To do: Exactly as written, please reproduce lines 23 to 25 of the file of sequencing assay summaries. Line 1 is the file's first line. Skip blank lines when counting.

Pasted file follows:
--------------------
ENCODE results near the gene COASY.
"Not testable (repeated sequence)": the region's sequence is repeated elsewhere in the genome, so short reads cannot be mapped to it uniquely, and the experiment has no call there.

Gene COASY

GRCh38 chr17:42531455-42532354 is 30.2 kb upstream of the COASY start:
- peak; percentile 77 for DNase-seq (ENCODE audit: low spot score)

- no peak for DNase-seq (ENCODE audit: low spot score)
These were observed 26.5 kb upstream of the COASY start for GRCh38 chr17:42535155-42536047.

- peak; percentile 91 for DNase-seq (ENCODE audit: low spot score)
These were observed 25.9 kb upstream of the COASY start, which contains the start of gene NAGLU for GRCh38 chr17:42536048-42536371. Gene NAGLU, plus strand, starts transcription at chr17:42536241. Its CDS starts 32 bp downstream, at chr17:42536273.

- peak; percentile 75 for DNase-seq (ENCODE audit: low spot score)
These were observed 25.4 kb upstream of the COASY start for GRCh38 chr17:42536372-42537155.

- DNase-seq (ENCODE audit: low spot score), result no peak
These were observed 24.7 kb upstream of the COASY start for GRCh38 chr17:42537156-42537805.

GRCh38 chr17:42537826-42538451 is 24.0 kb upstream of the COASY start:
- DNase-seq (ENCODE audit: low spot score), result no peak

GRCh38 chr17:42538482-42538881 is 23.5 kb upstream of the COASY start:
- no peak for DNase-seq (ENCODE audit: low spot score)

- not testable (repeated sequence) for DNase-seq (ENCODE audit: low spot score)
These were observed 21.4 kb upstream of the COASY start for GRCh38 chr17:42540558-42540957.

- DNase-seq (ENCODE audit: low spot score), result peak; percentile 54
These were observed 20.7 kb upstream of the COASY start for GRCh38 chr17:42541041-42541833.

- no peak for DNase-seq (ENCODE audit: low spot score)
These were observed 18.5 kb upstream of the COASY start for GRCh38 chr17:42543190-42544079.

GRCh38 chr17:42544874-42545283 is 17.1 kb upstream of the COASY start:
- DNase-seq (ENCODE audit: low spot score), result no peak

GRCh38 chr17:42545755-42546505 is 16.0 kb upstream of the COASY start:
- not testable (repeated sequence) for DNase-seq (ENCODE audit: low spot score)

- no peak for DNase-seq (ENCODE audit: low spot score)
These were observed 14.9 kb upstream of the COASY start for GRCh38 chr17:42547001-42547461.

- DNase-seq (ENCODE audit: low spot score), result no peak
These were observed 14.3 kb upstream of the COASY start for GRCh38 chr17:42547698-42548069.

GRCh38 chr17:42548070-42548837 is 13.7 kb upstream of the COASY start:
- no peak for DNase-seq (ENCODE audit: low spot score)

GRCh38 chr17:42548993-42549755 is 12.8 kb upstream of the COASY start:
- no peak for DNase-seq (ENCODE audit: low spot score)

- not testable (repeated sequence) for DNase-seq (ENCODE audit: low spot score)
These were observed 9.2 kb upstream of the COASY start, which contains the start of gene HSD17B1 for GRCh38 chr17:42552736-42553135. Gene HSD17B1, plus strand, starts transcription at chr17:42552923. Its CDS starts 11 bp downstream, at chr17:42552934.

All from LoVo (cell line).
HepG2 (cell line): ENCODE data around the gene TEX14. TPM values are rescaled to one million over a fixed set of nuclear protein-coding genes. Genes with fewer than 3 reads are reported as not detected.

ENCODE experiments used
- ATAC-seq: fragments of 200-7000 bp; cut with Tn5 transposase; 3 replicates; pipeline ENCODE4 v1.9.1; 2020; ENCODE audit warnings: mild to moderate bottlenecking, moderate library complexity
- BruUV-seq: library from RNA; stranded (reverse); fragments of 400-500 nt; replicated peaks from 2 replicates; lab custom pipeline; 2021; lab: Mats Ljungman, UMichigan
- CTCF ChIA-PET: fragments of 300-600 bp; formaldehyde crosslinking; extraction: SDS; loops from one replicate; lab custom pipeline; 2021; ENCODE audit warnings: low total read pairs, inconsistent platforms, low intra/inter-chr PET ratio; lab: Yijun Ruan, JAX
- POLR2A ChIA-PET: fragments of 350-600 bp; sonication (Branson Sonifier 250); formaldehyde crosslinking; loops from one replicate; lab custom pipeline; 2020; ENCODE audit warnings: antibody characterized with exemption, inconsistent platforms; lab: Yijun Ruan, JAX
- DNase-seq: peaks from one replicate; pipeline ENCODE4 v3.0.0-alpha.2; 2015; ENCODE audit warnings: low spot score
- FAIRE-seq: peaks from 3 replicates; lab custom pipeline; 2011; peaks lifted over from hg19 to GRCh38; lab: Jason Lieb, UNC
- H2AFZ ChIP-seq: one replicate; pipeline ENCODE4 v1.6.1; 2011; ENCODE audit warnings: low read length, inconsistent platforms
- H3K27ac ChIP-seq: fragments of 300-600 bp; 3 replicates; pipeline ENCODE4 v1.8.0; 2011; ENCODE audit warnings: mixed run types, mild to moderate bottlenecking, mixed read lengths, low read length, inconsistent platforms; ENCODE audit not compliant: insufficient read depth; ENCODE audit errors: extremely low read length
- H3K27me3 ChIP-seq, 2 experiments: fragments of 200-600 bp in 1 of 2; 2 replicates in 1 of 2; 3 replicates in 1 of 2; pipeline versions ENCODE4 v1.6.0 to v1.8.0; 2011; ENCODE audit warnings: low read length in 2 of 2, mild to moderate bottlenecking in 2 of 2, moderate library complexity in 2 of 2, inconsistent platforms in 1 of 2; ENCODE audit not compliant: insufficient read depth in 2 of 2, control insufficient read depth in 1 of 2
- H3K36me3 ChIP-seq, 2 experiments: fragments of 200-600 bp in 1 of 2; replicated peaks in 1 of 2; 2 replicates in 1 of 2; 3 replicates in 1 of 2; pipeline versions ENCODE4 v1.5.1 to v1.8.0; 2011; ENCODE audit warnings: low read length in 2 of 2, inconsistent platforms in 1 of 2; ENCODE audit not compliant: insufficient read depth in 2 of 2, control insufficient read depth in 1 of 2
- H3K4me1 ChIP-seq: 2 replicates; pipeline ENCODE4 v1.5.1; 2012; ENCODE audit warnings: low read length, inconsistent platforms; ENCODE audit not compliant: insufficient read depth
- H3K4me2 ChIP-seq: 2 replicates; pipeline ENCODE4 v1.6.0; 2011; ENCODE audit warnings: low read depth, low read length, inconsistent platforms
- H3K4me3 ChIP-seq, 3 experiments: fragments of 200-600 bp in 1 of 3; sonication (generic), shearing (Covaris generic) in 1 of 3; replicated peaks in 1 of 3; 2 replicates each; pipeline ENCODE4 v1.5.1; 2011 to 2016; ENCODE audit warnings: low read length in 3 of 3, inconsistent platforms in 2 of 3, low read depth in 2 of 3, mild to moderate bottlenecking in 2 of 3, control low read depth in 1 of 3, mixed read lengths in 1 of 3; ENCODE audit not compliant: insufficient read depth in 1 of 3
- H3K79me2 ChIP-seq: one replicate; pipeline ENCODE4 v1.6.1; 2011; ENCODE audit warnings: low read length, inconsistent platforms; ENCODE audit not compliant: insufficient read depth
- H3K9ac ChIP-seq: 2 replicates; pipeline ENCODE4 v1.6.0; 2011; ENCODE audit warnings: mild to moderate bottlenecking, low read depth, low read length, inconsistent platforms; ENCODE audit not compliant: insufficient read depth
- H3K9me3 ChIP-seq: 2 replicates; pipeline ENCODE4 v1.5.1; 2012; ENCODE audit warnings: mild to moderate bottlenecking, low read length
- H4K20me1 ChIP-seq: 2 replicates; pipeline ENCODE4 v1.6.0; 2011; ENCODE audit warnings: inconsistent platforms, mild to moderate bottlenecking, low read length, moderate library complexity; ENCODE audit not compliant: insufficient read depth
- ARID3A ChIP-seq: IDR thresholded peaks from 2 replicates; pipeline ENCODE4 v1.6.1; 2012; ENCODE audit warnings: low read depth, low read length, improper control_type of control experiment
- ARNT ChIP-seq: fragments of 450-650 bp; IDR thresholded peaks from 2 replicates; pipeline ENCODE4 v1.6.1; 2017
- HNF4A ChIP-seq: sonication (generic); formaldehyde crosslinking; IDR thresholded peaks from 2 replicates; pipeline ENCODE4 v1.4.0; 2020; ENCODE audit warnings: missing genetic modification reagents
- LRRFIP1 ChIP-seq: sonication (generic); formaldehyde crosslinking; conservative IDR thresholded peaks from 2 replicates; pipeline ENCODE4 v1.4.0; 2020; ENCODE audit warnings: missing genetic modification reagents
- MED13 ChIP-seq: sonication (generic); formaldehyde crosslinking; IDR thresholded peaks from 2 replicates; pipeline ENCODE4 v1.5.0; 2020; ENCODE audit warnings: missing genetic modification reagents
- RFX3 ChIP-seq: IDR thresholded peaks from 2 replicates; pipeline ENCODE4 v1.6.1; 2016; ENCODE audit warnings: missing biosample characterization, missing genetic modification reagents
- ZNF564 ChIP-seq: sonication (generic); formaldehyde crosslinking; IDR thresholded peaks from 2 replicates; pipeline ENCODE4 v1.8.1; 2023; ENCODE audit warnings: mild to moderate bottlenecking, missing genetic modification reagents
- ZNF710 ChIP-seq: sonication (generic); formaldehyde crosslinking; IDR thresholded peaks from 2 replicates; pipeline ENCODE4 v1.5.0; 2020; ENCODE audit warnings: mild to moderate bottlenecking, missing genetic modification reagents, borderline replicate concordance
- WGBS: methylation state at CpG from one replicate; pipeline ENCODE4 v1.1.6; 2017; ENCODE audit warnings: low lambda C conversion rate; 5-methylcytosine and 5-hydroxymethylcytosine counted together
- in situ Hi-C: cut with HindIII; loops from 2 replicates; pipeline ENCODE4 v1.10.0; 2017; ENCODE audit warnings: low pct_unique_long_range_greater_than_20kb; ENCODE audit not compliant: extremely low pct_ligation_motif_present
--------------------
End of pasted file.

These were observed 18.5 kb upstream of the COASY start for GRCh38 chr17:42543190-42544079.

GRCh38 chr17:42544874-42545283 is 17.1 kb upstream of the COASY start:
- DNase-seq (ENCODE audit: low spot score), result no peak